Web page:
Mike Vickers' Blog

September 1, 2010

Linlithgow – Community Development

Filed under: Linlithgow Business Association, Linlithgow Climate Change — derryvickers @ 9:34 pm

Financing a sustainable future for the town

The Town Centre Management Group hosted a presentation by Alan Caldwell, a consultant in community planning, regeneration and low carbon futures.  The meeting was well attended by members of the TCMG, the Climate Challenge Group, the LBA and a number of consultants.

Alan’s premise was that towns cannot expect funding for community development of any sort from the usual sources such as the Local Councils or even Central Government.

If Towns have projects they wish to pursue it is now a DIY exercise.  Towns must set up a formal organisation through which to do so.  Alan instances such a body as a Community Development Organisation (CDO). 

Alan sees that such CDOs will only succeed if they include five ‘ingredients’.  They are:

  1. Finance – they must have a good source of finance.  In the discussion Finance could take the form of a good Asset base which is income generating
  2. Organisation – this needs to have a legal and well understood and respected structure.  It needs to be manned by professionally qualified members.  These may be unpaid volunteers – Comrie was only one paid director, Alan.
  3. Planning – there needs to be a Strategic plan.  This is a must if finance is to be raised commercially.  Too often local groups are driven by emotionally charged individuals who are good at the Vision and at the day to day running of the group but miss out the Strategic Plan.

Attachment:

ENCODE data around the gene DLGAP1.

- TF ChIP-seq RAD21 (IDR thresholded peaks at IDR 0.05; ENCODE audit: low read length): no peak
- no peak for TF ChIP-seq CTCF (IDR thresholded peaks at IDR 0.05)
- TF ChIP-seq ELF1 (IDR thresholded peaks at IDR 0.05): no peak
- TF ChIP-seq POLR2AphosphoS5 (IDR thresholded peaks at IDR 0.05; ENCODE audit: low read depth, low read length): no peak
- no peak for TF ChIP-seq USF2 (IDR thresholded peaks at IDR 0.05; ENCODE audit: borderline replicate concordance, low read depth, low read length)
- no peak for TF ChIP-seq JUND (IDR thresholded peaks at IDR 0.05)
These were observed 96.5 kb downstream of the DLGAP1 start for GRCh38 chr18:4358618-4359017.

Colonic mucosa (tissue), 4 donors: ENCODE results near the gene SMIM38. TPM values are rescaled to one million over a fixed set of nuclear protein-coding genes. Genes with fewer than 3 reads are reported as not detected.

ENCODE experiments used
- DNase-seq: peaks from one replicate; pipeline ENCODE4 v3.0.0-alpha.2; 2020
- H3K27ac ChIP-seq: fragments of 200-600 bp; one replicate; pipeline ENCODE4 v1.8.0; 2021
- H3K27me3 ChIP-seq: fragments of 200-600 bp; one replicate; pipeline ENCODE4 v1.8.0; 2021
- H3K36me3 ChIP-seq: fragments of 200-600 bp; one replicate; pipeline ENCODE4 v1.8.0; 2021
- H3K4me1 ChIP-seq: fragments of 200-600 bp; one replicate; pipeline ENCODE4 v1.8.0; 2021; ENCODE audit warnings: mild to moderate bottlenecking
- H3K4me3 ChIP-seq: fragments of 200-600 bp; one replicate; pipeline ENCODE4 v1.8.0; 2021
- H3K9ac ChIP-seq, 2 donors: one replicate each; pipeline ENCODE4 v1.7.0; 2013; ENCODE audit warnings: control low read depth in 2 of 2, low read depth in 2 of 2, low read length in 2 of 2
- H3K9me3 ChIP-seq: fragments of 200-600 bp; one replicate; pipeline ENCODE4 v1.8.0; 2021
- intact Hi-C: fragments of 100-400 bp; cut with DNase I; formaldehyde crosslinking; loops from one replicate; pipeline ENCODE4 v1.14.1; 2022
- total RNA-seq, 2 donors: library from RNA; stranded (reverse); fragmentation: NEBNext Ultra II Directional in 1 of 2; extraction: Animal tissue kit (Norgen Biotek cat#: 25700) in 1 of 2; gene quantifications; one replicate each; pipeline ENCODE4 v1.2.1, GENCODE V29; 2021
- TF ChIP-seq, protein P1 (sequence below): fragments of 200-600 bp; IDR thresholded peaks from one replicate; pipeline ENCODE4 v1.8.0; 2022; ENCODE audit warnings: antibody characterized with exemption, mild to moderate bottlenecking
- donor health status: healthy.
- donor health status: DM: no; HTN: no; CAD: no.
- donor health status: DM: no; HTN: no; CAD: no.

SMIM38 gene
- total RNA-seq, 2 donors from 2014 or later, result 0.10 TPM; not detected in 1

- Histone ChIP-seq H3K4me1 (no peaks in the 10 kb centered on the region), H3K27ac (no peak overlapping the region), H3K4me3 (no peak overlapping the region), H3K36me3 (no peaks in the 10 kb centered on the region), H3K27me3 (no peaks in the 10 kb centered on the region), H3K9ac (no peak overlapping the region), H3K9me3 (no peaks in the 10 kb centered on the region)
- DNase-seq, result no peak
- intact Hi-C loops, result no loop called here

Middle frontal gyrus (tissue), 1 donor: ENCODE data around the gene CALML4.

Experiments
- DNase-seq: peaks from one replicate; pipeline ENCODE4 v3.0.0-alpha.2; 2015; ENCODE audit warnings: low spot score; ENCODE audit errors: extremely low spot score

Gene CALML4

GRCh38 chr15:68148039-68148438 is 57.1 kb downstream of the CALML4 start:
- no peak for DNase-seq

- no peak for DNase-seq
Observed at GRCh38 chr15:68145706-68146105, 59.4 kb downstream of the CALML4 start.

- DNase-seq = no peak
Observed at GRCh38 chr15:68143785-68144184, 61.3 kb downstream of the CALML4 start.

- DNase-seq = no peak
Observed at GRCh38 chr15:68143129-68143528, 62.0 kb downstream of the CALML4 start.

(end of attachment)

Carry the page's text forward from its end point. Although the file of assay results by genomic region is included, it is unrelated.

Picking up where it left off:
4. Community involvement – a CDO needs to take the whole community with it.  Aspires was mentioned here.  Community involvement is likely to be through a number of working groups (I took this not necessarily the many informal groups that many towns have already)
  5. Partners – a CDO should establish a number of partnerships with private investors.   

Projects that Alan suggested were Renewable Energy and Land Projects.

Comments from the ‘jury’ included :

  • The basis of finance needs to be different in the 21st century than in previous ones.  Examples could be landowners making land available free provided that they received a revenue stream.  Supermarkets giving shares in lieu of pension provision.  Debt is to be avoided
  • The difficulty of persuading existing groups to release control and ownership in favour of an embracing CDO
  • Are OSCAR and the Inland Revenue fully bought into the CDO business approach.  Alan said Yes
  • Clarendon House and the Venal are two possible land development projects already identified by the Civic Trust.

 

Hazel Hay will produce formal notes but my first impressions are: